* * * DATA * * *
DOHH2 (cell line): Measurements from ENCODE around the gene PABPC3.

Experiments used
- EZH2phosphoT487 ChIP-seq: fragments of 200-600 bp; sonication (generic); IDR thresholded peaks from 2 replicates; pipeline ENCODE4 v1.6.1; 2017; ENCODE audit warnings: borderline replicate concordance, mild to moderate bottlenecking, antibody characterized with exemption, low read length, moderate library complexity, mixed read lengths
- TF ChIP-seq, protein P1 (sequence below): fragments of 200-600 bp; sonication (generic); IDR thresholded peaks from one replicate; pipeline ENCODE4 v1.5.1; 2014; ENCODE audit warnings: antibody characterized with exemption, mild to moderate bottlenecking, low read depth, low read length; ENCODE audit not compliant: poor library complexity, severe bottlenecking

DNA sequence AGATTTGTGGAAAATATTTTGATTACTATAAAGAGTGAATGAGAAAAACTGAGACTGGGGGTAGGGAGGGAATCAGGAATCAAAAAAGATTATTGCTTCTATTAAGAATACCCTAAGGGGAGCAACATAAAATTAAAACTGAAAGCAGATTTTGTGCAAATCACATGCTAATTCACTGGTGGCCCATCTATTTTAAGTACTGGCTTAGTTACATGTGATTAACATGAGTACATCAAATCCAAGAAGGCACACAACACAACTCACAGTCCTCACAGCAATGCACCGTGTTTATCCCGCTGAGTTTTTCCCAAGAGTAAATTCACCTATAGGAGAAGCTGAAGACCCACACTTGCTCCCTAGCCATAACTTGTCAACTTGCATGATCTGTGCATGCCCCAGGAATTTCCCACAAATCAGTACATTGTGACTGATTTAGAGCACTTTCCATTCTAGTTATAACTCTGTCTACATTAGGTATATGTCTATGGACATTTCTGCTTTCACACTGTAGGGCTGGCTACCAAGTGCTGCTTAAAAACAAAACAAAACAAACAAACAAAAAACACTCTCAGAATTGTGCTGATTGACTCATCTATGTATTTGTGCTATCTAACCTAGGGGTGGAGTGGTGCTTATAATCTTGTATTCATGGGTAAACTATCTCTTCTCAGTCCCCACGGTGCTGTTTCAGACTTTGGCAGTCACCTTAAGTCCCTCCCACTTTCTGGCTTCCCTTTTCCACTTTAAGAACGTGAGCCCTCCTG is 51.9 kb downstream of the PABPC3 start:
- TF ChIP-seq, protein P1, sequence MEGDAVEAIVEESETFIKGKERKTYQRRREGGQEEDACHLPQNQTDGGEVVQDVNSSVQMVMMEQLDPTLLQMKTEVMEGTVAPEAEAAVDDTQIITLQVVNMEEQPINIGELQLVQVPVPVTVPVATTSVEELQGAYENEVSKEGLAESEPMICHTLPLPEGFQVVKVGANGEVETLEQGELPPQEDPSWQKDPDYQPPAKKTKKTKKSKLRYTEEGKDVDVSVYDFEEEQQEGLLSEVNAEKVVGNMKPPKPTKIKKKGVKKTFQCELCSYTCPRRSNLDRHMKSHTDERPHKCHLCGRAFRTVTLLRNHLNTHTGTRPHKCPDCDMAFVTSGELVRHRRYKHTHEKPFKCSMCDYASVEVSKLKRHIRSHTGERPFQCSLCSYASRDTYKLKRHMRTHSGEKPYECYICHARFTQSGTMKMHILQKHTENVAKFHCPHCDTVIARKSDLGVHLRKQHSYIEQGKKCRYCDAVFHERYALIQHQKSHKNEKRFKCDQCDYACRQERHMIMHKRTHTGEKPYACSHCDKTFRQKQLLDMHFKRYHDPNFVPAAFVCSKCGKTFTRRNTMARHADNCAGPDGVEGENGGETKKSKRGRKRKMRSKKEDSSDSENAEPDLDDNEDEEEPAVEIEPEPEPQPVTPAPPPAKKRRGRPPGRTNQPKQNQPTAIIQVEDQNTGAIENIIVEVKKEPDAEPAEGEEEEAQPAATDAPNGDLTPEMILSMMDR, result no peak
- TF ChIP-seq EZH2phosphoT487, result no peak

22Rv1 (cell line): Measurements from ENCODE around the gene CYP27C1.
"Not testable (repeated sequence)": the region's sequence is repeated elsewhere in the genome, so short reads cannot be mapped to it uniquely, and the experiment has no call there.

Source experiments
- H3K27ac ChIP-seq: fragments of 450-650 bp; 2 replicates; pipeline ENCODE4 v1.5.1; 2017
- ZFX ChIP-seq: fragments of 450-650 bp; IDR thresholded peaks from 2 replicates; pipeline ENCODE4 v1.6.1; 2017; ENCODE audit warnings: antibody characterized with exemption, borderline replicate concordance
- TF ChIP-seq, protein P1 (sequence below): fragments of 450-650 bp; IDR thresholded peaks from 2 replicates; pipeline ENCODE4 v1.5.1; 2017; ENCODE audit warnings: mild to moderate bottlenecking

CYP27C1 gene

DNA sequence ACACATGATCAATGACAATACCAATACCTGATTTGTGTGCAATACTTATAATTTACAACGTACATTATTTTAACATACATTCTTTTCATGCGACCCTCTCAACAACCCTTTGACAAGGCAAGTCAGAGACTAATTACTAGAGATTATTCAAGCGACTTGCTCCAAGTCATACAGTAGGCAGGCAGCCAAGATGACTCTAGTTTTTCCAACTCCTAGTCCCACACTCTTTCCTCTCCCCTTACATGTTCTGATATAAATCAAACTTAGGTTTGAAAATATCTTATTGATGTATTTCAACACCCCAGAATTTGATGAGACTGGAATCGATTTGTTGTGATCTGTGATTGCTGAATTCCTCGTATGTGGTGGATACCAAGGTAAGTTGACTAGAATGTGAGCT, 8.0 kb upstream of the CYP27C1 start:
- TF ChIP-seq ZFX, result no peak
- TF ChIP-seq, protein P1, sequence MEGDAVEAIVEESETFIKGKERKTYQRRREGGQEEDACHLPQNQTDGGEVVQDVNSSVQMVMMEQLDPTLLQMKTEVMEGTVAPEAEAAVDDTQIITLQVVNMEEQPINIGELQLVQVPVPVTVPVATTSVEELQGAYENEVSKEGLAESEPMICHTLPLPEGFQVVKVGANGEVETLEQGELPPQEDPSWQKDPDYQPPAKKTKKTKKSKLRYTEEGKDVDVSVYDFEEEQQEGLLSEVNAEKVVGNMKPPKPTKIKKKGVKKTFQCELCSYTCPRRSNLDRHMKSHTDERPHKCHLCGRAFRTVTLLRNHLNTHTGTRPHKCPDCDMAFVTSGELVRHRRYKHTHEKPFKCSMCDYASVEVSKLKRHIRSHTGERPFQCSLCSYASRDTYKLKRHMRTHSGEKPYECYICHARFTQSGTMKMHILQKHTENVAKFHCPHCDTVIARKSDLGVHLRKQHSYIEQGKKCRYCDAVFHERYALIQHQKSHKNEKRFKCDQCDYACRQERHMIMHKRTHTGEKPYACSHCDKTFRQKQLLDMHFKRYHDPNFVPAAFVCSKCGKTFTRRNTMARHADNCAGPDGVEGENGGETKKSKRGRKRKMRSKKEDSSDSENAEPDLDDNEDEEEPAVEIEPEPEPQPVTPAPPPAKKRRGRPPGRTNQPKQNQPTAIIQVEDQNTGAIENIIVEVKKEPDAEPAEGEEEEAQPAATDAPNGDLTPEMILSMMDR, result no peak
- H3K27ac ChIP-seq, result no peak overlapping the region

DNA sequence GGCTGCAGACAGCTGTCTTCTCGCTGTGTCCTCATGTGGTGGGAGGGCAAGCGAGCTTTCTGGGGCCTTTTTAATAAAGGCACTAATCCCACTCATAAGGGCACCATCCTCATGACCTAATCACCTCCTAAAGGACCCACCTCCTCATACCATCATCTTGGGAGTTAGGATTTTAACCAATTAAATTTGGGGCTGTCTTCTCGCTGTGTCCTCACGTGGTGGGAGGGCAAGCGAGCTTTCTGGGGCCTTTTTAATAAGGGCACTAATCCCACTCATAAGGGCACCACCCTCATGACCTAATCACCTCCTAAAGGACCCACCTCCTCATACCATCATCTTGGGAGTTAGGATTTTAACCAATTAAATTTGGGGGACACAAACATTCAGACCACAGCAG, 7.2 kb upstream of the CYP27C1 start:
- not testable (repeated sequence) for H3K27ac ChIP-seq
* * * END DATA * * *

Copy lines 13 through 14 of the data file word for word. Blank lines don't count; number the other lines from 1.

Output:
- TF ChIP-seq, protein P1 (sequence below): fragments of 450-650 bp; IDR thresholded peaks from 2 replicates; pipeline ENCODE4 v1.5.1; 2017; ENCODE audit warnings: mild to moderate bottlenecking

CYP27C1 gene